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Pragmatic Capitalism

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James Montier Rightly Dismisses the Natural Rate of Interest

Warning – This post is extremely nerdy and could result in extreme sleepiness.  Do not try to read this post while operating heavy machinery. The consumption of alcohol before, after or during a reading of this is not ill-advised. 

James Montier has an excellent new quarterly letter dismissing the idea of the Natural Rate of Interest. None of it will sound new to regular readers given that I’ve regularly expressed the same sentiments that James does. James and I are both market practitioners who tend to veer towards a Post-Keynesian view on economics so our views tend to overlap quite a bit.

James makes two big points in the new paper: 1) The idea of the Natural Rate of Interest is bunk; 2) Monetary Policy doesn’t matter. In my view, James is perhaps a bit too hard on monetary policy. After all, monetary policy works best when it’s basically fiscal policy. That is, from an accounting perspective, if the Central Bank were to actually spend dollars into the economy (let’s say, for instance, by purchasing worthless bags of dirt from consumers) then it would essentially be operating through a fiscal channel. The difference between the Treasury spending new T-Bonds into the economy and the Federal Reserve spending new cash into the economy is, from an accounting perspective, the same basic thing. It adds net financial assets to the private sector which adds to the financial net worth of the private sector. We can quibble over the differences in bonds and cash, but at the end of the day this is like arguing that there’s a great big difference between opening a checking account and a savings account.  So monetary policy can matter quite a bit, but James is right that monetary policy, as we currently know it, is not nearly as impactful as some people might think.

The first point is much more interesting in my view given that it’s the cornerstone of so much of New Keynesian thinking. New Keynesian thinking has really dominated so much of the crisis commentary with the never ending discussion about “liquidity traps” and the “zero lower bound”. The New Keynesian thinking exposes a few interesting things about the current mainstream econ dialogue:

  • New Keynesian economics is highly influenced by Wicksellian and Monetarist thinking which means that it’s actually not so much Keynesian as it is Monetarist.
  • This leads economists to focus first on Monetary Policy and only second on Fiscal Policy.
  • The crisis should have exposed the reality that Monetary Policy is far less impactful than most economists think, but instead has been described as some sort of temporary environment referred to as the “liquidity trap” even though JM Keynes, who coined the term, would have never called this a liquidity trap.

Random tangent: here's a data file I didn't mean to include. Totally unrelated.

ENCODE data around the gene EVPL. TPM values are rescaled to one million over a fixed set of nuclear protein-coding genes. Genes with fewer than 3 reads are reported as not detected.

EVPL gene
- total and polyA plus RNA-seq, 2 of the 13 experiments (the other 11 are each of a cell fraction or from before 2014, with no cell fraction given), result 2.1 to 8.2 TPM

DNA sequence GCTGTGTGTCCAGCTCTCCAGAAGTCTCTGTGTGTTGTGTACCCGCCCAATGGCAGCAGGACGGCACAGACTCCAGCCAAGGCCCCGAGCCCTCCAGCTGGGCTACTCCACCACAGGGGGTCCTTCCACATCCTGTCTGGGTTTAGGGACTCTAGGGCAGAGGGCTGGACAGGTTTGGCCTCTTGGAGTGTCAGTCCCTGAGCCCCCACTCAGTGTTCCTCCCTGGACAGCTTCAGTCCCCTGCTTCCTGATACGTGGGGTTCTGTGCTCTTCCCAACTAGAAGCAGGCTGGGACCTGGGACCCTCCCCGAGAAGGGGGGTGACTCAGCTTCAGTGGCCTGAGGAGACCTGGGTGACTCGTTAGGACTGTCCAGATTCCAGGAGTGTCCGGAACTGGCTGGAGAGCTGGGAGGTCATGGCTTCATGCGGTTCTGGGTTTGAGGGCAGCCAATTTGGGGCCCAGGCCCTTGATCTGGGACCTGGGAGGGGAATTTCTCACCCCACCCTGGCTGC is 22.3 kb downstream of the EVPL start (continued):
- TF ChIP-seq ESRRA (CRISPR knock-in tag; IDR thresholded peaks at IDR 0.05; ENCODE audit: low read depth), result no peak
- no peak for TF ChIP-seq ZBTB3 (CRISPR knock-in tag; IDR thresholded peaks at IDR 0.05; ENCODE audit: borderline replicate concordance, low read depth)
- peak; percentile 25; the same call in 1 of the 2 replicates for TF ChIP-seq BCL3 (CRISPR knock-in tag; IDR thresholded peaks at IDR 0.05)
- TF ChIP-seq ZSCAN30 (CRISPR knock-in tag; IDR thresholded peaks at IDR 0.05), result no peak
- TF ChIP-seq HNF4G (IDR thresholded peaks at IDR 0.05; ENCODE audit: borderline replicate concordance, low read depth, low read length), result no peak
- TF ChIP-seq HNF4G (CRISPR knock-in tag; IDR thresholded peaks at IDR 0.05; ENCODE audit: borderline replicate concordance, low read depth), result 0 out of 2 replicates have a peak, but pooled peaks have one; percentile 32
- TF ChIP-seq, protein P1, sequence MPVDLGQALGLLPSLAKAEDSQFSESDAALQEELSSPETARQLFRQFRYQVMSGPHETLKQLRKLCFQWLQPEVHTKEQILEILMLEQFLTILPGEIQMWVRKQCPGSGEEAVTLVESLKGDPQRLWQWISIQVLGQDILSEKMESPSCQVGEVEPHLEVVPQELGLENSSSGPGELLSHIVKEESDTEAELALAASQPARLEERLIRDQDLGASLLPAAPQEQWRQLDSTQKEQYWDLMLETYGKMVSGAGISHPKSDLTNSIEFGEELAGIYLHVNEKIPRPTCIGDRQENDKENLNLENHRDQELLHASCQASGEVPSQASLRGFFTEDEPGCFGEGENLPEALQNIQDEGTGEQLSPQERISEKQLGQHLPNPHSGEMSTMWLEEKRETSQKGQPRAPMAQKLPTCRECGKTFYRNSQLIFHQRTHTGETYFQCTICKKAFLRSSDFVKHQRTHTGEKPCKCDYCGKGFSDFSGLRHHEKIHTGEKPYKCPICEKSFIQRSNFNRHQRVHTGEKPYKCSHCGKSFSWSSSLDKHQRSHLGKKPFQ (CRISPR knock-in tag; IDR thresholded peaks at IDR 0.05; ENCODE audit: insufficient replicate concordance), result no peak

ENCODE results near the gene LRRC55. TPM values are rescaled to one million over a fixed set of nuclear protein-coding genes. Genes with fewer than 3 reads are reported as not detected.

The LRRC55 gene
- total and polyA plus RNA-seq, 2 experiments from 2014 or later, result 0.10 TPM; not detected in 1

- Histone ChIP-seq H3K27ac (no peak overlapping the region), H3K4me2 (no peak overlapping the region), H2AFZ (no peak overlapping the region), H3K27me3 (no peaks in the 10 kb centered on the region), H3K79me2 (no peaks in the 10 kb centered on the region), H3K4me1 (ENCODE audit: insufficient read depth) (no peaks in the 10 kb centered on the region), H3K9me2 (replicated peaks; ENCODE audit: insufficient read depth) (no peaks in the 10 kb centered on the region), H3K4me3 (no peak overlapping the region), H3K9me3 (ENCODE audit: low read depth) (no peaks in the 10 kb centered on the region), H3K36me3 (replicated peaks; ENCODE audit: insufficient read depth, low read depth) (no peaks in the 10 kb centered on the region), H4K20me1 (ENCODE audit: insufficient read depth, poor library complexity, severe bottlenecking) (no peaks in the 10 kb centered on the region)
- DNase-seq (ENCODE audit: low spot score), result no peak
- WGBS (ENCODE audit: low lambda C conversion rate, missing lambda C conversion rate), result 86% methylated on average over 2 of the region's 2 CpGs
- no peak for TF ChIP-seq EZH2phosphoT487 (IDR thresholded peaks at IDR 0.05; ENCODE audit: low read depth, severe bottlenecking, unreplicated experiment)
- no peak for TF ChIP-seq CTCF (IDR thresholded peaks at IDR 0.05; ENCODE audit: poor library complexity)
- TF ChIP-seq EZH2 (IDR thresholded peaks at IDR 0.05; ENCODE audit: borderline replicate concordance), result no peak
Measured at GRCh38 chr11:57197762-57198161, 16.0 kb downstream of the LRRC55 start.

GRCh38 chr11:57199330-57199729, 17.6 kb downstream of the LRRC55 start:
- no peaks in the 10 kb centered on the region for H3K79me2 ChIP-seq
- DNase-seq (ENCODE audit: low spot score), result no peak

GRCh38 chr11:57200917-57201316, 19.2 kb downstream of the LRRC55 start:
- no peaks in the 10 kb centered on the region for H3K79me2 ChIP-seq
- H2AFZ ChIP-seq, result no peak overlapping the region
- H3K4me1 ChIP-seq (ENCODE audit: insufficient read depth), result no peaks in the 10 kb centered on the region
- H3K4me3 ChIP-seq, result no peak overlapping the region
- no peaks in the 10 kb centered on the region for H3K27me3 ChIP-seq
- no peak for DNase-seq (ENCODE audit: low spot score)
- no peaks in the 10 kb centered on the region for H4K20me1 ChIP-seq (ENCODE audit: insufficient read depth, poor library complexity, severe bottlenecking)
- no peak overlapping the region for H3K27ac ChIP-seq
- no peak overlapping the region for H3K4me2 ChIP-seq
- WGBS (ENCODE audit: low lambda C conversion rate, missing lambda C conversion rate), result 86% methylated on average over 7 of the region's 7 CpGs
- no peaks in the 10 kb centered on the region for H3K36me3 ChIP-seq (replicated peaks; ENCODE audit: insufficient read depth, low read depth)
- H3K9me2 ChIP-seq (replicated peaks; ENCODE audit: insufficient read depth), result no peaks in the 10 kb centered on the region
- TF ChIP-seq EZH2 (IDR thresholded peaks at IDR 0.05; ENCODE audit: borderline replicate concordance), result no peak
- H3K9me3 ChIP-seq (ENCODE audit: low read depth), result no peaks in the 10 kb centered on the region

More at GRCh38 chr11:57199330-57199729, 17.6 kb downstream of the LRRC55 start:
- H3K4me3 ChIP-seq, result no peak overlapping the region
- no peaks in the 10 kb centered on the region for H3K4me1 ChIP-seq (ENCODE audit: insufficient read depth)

If you’re not familiar with this debate then it’s really quite simple. In essence, economists argue that there’s a “natural” rate of interest, or the price of money, at which the market will always clear. If nominal interest rates are at 0% and there’s still substantial slack in the economy then we’ve hit a nominal lower bound which means that REAL interest rates must be much lower in order for the market to clear. This is important from a policy perspective because it just means that the Central Bank needs to reduce the real interest rate by adjusting market expectations. So, in the economist’s model you don’t need fiscal policy. You just need the Fed to implement some alternative policy like QE or something else that will get the real rate that much lower. If all else fails then maybe we try some fiscal policy in addition. But the problem with this model is, as James notes, that the natural rate idea is purely theoretical. There is no actual evidence showing that there’s a “natural” rate at which the economy will actually achieve some magical equilibrium. And yet the policy discussion is driven almost entirely by this theoretical narrative.

Paul Krugman, predictably, doesn’t like the Montier post. But his response doesn’t say anything meaningful at all. Which is unfortunate because I think the economy could be operating at a much higher level if we had more REAL Keynesian economists who were willing to throw out these pseudo Monetarist models and emphasize the fact that the Fed isn’t just weak in this environment, but is probably a lot less impactful even in “normal” times than we tend to think. Instead, we have models constructed by pseudo Monetarists and so the debate always starts and ends with the influence of the Fed. And thanks to these pie in the sky models the economy is operating at a historically weak level when there are very real things we can and should be doing to get things going.

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